The tabletop Civilization was later adapted into a turn-based strategy video game in 1991 by the U.S. game publisher MicroProse, which was co-founded by Sid Meier and Bill Stealey in 1982. Real-time strategy game Mega-Lo-Mania (1991) implemented a very similar mechanic that players had to decide how to advance through much quicker than any turn-based title.
Soon enough, tech trees would evolve into the ubiquitous RPG skill trees still present in Assassin’s Creed Valhalla four decades later.
Skill trees in RPGs
The mid-to-late 1990s saw the advent of affordable internet connectivity and with it the explosion of online RPGs based on tabletop games like Dungeons & Dragons. Titles like Meridian 59 (1995) and Ultima Online (1997) were attracting thousands of players into virtual worlds to customize their own knight, archer, and wizards.
These early renditions of the massively-multiplayer online role-playing games of today, offered character progression in a much more scattered fashion. Ultima Online had a shop for skills and talents that could be purchased by any character, regardless of class. Pre-release builds of World of Warcraft (2004) used the same system where any character could learn any skill so long as they had the talent points to spend.
A shop system like that offered gamers nearly endless combinations of skills and abilities, but all of those choices could be overwhelming for newcomers. That led Blizzard Entertainment to merge Tresham’s concept with the RPG genre to create the talent tree with the release of dungeon-crawler Diablo II (2000).
Just like the original tech tree, this idea came to Blizzard North President David Brevik seemingly out of nowhere.
“I thought of it in the shower,” he told US Gamer. “I didn't like the way that we were, how we were going up levels and getting these skills, and it didn't feel like there was enough creativity or choice or things like that. We wanted to give people this sense of, ‘How do I choose how to play my character?’ We had all of these skills, and it was kind of a mess,”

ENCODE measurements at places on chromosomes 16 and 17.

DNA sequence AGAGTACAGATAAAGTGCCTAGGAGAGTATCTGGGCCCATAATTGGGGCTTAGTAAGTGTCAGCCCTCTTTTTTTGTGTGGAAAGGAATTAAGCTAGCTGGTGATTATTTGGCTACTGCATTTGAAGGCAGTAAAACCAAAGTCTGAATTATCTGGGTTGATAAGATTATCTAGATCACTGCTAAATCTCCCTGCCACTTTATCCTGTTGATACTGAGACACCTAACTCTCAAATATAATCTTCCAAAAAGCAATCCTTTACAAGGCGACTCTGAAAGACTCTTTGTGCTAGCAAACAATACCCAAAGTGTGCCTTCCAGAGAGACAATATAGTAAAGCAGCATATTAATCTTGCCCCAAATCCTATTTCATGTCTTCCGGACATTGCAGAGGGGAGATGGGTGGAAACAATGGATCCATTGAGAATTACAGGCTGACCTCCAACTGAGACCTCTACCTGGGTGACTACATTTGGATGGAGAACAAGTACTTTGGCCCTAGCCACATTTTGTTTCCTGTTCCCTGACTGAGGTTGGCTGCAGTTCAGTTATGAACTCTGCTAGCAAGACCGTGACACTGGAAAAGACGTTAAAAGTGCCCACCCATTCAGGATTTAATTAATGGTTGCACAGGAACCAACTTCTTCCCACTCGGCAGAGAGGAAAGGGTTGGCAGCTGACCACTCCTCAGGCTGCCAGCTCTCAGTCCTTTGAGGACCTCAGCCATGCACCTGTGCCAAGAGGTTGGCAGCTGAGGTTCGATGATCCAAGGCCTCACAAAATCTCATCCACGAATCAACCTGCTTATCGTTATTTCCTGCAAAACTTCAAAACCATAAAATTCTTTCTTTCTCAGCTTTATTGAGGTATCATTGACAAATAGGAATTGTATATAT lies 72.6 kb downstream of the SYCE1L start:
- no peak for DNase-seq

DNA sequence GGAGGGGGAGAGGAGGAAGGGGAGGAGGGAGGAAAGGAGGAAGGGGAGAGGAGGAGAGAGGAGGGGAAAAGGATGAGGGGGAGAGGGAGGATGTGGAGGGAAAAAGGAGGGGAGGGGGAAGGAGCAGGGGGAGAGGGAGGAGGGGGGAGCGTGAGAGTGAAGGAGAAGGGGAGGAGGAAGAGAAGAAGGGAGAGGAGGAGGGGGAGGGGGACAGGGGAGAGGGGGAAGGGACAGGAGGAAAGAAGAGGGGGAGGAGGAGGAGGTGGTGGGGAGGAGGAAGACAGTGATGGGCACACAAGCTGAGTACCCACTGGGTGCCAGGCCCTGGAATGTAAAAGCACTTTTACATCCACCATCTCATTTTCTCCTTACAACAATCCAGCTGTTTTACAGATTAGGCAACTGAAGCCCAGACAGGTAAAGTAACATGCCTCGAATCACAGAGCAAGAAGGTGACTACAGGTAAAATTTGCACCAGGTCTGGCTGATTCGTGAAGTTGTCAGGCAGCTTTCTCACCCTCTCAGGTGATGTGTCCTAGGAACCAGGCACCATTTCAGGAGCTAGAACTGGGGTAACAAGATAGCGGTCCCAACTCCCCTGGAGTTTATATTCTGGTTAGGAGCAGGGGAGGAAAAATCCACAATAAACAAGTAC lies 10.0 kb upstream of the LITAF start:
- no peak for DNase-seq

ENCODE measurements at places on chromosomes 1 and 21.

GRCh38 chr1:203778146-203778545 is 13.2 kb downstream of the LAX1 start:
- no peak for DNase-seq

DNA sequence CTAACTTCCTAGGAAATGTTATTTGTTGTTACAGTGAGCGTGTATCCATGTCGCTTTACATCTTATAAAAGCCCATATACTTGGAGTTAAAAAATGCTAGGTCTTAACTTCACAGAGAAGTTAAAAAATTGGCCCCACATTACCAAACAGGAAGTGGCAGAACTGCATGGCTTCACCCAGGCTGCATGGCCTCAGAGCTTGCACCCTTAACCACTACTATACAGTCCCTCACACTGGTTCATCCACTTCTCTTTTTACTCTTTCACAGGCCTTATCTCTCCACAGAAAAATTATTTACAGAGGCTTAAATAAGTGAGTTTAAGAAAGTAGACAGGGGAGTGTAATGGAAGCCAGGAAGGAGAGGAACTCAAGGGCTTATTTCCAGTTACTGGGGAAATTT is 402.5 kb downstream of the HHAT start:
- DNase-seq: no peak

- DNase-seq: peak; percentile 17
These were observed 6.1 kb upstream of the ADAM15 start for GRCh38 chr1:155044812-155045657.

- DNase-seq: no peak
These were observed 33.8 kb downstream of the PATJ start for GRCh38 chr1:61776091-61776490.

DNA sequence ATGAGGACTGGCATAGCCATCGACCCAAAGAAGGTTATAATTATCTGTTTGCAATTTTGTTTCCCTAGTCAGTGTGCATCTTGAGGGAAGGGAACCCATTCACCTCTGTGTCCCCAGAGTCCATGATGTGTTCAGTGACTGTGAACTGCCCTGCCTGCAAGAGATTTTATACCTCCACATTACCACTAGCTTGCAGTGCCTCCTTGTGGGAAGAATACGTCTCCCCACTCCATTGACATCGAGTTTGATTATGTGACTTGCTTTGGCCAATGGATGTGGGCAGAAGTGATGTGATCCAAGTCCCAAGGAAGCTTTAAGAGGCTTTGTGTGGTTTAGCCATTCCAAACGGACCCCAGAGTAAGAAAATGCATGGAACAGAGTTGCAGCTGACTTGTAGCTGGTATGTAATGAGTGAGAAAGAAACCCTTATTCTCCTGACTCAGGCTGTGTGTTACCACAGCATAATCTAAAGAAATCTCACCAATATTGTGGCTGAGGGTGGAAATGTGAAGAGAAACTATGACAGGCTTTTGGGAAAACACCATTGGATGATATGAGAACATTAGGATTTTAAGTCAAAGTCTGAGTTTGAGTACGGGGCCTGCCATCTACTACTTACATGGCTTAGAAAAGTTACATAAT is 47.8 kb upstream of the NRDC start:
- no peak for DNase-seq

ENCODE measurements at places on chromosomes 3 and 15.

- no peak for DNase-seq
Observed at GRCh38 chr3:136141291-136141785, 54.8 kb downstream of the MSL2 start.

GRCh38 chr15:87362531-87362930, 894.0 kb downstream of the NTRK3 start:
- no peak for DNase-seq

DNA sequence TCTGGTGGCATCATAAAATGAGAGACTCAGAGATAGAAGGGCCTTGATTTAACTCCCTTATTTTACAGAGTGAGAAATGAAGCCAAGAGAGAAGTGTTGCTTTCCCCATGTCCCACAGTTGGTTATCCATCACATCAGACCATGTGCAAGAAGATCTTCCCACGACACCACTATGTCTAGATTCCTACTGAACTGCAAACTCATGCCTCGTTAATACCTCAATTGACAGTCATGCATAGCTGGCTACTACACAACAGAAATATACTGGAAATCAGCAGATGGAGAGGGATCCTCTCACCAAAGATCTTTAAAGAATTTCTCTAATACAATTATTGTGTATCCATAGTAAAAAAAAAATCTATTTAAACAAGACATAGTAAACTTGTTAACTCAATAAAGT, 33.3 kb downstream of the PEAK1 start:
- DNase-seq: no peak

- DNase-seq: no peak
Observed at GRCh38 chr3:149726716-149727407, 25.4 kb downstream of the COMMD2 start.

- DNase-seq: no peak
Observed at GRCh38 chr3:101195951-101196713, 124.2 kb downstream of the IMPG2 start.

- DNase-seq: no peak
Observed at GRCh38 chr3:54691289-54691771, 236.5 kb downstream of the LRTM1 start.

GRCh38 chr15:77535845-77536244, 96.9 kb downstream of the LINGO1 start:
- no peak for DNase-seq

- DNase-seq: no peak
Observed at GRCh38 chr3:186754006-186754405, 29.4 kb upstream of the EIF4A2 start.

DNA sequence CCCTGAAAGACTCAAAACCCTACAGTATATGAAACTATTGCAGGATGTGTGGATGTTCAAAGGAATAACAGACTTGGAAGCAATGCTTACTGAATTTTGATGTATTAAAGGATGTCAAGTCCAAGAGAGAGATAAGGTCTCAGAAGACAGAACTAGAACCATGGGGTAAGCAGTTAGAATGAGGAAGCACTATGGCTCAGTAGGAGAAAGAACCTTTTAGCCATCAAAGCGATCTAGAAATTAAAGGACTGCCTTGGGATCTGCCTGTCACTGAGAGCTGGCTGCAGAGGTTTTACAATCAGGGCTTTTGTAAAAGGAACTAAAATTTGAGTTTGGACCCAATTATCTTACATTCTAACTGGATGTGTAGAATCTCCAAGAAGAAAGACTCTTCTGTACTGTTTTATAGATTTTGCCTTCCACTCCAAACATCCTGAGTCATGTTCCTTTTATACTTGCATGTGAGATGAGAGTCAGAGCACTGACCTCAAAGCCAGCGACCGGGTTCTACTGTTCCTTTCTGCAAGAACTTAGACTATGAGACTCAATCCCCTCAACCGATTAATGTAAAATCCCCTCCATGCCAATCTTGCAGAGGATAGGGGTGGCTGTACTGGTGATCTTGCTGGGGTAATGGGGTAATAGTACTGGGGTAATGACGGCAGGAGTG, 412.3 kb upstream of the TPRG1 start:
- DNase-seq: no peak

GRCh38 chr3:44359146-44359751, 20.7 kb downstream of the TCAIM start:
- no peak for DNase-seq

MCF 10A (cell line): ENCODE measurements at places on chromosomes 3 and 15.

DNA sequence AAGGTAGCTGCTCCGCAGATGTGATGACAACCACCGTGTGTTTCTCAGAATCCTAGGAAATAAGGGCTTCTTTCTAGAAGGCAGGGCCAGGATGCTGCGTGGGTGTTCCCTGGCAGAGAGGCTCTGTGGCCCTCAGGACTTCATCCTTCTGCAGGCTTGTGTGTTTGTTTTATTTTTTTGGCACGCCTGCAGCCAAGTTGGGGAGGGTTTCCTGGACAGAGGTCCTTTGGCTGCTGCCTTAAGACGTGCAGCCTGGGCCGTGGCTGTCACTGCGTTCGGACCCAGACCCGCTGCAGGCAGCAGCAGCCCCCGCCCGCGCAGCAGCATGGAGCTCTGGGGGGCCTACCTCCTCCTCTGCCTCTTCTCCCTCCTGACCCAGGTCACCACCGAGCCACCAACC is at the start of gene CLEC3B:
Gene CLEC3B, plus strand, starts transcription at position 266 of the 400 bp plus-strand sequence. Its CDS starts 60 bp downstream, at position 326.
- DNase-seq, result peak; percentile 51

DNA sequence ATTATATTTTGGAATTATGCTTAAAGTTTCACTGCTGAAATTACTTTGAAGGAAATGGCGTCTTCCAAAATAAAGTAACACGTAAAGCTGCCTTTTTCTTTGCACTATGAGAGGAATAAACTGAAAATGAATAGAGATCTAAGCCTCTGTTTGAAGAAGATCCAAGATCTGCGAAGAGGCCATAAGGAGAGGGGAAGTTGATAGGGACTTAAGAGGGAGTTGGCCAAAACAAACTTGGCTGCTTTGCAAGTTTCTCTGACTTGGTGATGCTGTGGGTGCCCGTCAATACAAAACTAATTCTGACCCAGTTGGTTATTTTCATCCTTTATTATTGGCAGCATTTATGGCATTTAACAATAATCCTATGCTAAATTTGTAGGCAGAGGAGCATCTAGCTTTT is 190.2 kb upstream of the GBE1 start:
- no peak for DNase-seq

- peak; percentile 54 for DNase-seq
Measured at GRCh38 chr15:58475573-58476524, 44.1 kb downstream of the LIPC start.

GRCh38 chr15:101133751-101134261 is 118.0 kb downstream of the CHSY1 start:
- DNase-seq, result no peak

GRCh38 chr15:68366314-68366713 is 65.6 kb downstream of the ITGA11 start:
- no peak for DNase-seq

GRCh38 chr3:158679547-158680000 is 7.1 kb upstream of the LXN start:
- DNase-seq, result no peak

The sequel to the hellish hack-and-slasher was a monumental success and became the fastest-selling computer game ever the year it was released, reaching 1 million units sold the first two weeks it hit shelves. The rest is gaming history.
After the release of Diablo 2, a forest of skill trees popped up in every game genre that gave players even rudimentary customization abilities. World of Warcraft quickly adopted the system, Titan Quest (2006) put its own spin on talent trees with more class archetypes. Even first-person shooters the Deus Ex (2000) series, Bioshock (2007), and Borderlands (2009) adopted the system to fit the FPS genre.
Today, the RPG and FPS genres have merged into franchises like Destiny (2017) that let players customize their own class of gunner to fit almost any play style. As games become more complex and large-scale, the concepts put forth by Tresham in Civilization will continue to advance and change how deeply players can customize in-game characters.
Assassin’s Creed Valhalla is just the newest branch in a system of very deep roots.